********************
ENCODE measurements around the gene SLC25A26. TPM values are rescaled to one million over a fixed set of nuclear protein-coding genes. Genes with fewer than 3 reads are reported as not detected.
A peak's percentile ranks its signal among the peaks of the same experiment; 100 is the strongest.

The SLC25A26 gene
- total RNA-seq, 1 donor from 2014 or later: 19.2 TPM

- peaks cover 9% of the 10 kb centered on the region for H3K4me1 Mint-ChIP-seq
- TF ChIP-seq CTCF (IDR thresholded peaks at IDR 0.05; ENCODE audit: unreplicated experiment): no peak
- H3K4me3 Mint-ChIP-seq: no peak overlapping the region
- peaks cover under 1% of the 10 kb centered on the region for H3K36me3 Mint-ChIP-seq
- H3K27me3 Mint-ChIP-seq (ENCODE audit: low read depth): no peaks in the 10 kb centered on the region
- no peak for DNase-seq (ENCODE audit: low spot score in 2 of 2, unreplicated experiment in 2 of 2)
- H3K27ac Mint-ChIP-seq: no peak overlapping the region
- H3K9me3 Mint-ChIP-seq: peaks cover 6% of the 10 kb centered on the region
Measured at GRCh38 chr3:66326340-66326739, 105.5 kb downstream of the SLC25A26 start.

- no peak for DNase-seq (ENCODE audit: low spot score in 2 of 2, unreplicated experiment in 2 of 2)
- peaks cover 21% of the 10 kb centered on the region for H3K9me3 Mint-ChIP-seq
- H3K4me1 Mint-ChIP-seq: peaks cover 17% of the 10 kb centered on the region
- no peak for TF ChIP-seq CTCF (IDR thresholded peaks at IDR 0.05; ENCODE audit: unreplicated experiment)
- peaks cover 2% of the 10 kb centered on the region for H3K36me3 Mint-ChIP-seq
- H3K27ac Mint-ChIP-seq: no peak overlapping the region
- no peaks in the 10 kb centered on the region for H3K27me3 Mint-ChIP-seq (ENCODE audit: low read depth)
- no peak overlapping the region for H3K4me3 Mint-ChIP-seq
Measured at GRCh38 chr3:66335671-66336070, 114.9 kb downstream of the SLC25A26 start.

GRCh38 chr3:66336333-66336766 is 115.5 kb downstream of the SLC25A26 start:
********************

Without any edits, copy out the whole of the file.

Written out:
ENCODE measurements around the gene SLC25A26. TPM values are rescaled to one million over a fixed set of nuclear protein-coding genes. Genes with fewer than 3 reads are reported as not detected.
A peak's percentile ranks its signal among the peaks of the same experiment; 100 is the strongest.

The SLC25A26 gene
- total RNA-seq, 1 donor from 2014 or later: 19.2 TPM

- peaks cover 9% of the 10 kb centered on the region for H3K4me1 Mint-ChIP-seq
- TF ChIP-seq CTCF (IDR thresholded peaks at IDR 0.05; ENCODE audit: unreplicated experiment): no peak
- H3K4me3 Mint-ChIP-seq: no peak overlapping the region
- peaks cover under 1% of the 10 kb centered on the region for H3K36me3 Mint-ChIP-seq
- H3K27me3 Mint-ChIP-seq (ENCODE audit: low read depth): no peaks in the 10 kb centered on the region
- no peak for DNase-seq (ENCODE audit: low spot score in 2 of 2, unreplicated experiment in 2 of 2)
- H3K27ac Mint-ChIP-seq: no peak overlapping the region
- H3K9me3 Mint-ChIP-seq: peaks cover 6% of the 10 kb centered on the region
Measured at GRCh38 chr3:66326340-66326739, 105.5 kb downstream of the SLC25A26 start.

- no peak for DNase-seq (ENCODE audit: low spot score in 2 of 2, unreplicated experiment in 2 of 2)
- peaks cover 21% of the 10 kb centered on the region for H3K9me3 Mint-ChIP-seq
- H3K4me1 Mint-ChIP-seq: peaks cover 17% of the 10 kb centered on the region
- no peak for TF ChIP-seq CTCF (IDR thresholded peaks at IDR 0.05; ENCODE audit: unreplicated experiment)
- peaks cover 2% of the 10 kb centered on the region for H3K36me3 Mint-ChIP-seq
- H3K27ac Mint-ChIP-seq: no peak overlapping the region
- no peaks in the 10 kb centered on the region for H3K27me3 Mint-ChIP-seq (ENCODE audit: low read depth)
- no peak overlapping the region for H3K4me3 Mint-ChIP-seq
Measured at GRCh38 chr3:66335671-66336070, 114.9 kb downstream of the SLC25A26 start.

GRCh38 chr3:66336333-66336766 is 115.5 kb downstream of the SLC25A26 start: